Two days before the announcement of Wells’ next notice, ARK Invest had already sold 160,887 of its Coinbase shares using the ARK Fintech Innovation ETF. When this transaction took place in 2023, it was the first time any of ARK Invest’s ETFs had sold Coinbase shares. Despite the drop in Coinbase’s share price, this transaction represented the first time any of ARK Invest’s ETFs had sold Coinbase shares. It is essential to take into account the fact that Coinbase authorities and members participate in 10B5-1 sales plans months in advance, and that this sales tranche was carried out in accordance with a trading strategy that was formed on August 16th.
After the publication of Wells’ notice, which warned of possible enforcement action by the SEC, Coinbase’s share price has been unable to recover to its previous level. This is probably due to the fact that the SEC is likely to take enforcement action. Brian Armstrong, the firm’s chief executive, had also sold shares in his company between March 17 and 20, just days before Wells’ notice and the ensuing drop in share price. These sales were made between March 17 and 20.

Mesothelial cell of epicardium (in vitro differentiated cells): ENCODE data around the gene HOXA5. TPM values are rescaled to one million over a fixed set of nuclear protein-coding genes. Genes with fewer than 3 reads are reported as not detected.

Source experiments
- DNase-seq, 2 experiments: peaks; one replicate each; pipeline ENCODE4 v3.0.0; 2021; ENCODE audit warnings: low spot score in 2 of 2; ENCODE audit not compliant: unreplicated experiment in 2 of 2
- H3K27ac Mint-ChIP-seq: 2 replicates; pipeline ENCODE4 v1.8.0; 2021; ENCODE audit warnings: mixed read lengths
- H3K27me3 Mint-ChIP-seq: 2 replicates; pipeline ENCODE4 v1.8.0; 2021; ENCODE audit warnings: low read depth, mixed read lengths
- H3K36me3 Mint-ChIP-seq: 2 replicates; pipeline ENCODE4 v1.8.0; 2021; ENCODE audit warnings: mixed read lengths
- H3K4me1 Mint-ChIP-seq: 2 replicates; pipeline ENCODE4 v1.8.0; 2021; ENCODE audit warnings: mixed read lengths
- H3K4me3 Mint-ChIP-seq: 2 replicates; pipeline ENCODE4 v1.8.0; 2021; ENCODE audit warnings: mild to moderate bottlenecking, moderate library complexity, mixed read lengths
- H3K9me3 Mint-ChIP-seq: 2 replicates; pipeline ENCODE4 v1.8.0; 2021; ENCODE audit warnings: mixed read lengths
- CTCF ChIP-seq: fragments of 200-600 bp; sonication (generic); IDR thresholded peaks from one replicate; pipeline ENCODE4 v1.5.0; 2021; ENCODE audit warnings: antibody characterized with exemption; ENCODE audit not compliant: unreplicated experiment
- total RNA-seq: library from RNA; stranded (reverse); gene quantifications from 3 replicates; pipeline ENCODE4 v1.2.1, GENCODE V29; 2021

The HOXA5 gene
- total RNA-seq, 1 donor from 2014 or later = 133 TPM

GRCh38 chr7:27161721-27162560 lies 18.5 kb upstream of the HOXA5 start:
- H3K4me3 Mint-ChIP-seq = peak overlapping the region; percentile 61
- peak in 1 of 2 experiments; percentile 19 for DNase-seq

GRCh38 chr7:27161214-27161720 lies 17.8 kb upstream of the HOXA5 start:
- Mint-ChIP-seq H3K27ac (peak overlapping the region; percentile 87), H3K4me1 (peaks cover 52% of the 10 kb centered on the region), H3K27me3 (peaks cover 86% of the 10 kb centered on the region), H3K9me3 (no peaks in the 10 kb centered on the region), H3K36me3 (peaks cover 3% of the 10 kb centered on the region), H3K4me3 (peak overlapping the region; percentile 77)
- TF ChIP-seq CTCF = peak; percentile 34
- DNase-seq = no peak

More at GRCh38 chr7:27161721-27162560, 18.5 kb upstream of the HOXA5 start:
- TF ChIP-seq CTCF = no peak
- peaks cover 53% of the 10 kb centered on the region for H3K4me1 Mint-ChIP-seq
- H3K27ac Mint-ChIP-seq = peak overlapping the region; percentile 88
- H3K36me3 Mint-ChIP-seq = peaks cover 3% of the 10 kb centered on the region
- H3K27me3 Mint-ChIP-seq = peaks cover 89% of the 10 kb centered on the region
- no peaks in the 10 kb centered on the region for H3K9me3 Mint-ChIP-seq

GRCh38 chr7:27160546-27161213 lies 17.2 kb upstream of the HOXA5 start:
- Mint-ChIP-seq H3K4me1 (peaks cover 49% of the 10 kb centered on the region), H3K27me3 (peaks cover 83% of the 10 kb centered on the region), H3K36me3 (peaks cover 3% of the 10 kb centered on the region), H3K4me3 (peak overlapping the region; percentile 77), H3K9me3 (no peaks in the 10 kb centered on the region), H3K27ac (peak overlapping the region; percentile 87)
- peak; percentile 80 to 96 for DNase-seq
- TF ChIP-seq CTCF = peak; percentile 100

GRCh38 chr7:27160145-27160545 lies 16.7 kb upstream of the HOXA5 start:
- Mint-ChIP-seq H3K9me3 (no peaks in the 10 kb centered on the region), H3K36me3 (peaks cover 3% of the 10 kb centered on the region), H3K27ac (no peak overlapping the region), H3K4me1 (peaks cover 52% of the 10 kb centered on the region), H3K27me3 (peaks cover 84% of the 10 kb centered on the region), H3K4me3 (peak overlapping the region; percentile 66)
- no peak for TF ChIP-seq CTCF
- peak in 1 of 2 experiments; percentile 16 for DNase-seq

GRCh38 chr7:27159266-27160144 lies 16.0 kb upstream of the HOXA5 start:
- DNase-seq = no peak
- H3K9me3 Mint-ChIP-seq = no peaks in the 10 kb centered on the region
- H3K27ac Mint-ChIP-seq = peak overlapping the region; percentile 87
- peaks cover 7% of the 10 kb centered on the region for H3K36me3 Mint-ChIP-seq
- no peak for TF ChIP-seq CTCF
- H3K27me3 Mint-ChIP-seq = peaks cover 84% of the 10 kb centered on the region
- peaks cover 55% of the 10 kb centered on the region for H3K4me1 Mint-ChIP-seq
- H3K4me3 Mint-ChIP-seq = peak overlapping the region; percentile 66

Following the SEC’s settlement with Kraken on February 9, in which Kraken’s staking services were alleged to qualify as securities, Coinbase has repeatedly asserted that its staking products are fundamentally different from Kraken’s products. This is in response to allegations that Kraken’s staking services qualified as securities. After the conclusion of the settlement talks between the SEC and Kraken, Coinbase made its claims.
In conclusion, ARK Invest continued to buy Coinbase shares despite receiving information from Wells and a drop in Coinbase share price. This is the case even if Coinbase’s share price has fallen. Prior to Wells’ notice, Coinbase executed a trading plan it had devised on Aug. 16 to sell 160,887 shares of its ARK Fintech Innovation ETF. Coinbase has claimed that its staking products do not constitute securities in any way.